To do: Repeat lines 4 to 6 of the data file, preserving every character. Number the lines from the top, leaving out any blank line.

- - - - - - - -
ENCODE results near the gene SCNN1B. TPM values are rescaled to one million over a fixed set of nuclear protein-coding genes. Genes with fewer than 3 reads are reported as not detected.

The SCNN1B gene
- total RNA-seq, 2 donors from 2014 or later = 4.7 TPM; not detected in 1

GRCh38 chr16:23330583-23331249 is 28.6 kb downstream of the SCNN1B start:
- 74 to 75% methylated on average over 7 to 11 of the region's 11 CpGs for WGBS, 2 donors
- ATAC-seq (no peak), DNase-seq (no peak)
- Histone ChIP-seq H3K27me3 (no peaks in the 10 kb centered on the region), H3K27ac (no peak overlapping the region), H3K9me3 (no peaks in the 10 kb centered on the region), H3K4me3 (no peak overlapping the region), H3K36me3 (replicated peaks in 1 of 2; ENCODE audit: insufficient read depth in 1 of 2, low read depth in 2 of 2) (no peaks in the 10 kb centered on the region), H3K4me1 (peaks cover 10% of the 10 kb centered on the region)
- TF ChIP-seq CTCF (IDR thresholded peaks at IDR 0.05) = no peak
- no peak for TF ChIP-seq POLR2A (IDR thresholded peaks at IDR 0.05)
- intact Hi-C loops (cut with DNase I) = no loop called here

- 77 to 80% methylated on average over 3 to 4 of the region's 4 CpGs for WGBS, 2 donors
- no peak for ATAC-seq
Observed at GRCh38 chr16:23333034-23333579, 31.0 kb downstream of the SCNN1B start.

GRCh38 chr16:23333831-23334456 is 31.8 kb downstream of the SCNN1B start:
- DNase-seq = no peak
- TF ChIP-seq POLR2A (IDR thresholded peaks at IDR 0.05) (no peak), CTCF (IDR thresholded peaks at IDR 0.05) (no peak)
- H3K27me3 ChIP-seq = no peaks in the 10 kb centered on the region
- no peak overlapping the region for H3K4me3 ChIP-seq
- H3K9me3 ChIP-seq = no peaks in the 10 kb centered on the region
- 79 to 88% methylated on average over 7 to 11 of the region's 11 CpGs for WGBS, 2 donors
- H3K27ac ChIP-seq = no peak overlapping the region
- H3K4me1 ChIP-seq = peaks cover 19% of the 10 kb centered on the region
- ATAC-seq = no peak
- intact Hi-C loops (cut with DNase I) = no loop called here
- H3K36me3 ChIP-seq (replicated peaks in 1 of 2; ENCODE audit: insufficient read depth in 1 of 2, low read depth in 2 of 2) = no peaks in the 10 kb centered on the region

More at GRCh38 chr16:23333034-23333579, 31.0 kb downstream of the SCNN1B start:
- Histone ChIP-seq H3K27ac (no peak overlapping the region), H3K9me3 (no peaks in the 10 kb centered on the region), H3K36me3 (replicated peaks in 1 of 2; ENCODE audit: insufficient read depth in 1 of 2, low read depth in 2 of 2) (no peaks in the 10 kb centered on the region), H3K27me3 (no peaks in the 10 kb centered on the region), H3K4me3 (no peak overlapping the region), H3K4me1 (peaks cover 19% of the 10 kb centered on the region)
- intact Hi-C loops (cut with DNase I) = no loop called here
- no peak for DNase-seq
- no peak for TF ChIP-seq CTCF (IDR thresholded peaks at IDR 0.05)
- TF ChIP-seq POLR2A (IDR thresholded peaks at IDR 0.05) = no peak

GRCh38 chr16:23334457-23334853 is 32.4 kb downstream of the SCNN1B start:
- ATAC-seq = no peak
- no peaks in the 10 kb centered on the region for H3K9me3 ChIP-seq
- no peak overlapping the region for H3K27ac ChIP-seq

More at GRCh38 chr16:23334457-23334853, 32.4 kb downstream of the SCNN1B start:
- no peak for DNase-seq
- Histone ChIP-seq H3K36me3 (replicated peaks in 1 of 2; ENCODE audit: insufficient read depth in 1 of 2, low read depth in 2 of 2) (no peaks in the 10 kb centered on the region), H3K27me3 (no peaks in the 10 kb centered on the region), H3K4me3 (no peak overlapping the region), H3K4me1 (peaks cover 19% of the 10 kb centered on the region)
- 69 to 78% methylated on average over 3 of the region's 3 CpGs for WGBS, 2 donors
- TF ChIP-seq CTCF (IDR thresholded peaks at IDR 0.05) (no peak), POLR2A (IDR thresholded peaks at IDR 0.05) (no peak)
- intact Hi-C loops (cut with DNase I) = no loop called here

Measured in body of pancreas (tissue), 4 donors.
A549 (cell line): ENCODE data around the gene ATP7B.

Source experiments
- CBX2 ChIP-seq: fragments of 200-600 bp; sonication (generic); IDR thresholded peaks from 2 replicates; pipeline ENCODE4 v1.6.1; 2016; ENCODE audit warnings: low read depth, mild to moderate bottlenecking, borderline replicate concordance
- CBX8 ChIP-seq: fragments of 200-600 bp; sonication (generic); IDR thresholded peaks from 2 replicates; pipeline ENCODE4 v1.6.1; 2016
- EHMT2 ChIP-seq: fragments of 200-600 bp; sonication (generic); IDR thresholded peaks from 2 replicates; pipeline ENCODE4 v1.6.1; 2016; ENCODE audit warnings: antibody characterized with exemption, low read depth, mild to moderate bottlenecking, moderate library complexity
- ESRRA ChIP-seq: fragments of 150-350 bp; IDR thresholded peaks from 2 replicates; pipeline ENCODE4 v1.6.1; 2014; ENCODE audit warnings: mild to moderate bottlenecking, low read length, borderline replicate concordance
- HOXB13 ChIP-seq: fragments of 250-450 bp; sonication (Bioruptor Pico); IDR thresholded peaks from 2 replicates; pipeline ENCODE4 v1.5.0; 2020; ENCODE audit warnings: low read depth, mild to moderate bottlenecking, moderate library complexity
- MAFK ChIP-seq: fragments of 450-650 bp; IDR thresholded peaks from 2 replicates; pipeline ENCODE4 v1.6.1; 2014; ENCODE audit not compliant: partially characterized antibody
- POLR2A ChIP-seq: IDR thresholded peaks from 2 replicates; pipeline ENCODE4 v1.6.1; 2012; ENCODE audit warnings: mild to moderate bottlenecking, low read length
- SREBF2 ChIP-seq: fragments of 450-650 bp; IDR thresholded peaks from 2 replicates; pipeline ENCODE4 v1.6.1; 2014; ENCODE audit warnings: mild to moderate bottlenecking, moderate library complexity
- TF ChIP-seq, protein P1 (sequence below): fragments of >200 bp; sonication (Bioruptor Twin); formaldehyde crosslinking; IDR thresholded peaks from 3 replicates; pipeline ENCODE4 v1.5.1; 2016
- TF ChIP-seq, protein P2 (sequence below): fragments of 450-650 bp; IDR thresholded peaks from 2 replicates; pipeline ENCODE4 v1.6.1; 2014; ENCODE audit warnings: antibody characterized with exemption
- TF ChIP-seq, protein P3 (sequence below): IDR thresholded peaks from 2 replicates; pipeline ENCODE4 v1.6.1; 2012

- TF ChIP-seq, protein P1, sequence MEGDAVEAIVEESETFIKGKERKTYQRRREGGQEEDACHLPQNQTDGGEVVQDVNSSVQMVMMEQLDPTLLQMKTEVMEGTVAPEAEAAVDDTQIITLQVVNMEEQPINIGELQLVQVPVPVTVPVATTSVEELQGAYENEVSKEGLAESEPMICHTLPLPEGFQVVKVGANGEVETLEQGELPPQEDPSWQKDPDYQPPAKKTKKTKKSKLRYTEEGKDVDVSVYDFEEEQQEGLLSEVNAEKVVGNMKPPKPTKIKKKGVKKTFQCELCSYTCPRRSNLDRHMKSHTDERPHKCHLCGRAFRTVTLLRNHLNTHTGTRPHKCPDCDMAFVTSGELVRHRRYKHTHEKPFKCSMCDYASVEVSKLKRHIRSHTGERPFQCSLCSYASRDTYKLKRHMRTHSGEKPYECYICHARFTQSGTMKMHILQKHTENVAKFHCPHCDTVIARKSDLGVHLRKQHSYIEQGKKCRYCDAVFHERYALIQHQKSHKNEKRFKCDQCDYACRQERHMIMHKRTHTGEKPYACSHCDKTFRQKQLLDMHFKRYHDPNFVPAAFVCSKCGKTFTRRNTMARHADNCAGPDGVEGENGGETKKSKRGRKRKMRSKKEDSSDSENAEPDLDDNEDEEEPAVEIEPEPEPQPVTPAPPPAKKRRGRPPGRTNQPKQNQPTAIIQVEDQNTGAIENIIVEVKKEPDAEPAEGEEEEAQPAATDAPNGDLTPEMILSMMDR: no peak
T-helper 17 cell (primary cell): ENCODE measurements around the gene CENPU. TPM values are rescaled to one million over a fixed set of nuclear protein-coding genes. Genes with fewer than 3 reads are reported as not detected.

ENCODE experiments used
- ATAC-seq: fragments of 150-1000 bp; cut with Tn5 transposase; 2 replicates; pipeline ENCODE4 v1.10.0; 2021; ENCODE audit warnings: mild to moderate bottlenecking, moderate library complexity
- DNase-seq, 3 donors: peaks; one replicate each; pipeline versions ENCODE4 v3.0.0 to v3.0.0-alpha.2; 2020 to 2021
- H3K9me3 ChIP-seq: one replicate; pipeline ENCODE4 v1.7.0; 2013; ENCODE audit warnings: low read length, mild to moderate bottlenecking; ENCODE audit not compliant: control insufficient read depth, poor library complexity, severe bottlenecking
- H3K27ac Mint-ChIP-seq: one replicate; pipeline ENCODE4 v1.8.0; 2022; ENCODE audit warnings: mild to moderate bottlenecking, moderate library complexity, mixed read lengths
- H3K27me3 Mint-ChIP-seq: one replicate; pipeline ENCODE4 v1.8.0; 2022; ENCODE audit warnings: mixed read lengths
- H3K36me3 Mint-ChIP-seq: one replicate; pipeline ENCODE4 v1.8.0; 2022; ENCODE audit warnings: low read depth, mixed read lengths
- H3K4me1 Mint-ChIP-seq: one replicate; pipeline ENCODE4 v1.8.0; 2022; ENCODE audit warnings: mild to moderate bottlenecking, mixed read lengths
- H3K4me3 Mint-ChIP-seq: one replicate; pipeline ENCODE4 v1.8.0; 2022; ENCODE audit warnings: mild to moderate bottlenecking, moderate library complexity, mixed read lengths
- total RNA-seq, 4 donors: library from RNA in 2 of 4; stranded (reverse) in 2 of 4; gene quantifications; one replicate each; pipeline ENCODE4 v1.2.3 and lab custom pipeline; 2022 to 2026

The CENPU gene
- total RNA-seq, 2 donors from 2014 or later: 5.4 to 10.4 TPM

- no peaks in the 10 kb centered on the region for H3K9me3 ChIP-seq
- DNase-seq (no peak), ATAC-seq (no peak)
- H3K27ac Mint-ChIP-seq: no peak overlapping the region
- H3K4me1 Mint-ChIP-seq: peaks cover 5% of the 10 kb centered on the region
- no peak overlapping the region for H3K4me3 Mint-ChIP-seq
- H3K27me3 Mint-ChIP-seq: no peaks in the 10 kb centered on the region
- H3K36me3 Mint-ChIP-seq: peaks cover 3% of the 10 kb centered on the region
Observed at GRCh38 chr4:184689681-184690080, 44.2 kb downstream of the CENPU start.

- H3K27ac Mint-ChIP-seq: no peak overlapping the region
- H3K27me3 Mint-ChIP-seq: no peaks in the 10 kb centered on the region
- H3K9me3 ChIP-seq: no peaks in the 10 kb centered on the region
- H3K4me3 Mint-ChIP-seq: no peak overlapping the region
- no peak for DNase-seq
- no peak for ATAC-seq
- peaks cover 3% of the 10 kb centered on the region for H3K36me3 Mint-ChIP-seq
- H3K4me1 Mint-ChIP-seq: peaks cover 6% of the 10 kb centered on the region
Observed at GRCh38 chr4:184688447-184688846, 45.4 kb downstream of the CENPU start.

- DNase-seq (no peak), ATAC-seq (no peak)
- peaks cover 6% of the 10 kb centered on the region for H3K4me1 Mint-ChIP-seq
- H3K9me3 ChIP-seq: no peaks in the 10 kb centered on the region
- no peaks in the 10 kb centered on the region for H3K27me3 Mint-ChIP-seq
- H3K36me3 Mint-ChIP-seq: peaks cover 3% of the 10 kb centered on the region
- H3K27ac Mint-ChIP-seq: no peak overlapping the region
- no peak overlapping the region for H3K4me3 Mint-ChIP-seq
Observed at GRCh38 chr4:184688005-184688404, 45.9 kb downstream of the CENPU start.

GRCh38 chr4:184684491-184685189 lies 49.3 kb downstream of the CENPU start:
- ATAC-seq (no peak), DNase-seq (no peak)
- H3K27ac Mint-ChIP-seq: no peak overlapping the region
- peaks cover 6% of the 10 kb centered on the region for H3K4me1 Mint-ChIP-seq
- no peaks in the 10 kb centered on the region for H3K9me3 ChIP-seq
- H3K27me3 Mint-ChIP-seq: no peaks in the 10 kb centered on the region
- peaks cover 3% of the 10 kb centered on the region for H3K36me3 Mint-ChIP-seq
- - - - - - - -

GRCh38 chr16:23330583-23331249 is 28.6 kb downstream of the SCNN1B start:
- 74 to 75% methylated on average over 7 to 11 of the region's 11 CpGs for WGBS, 2 donors
- ATAC-seq (no peak), DNase-seq (no peak)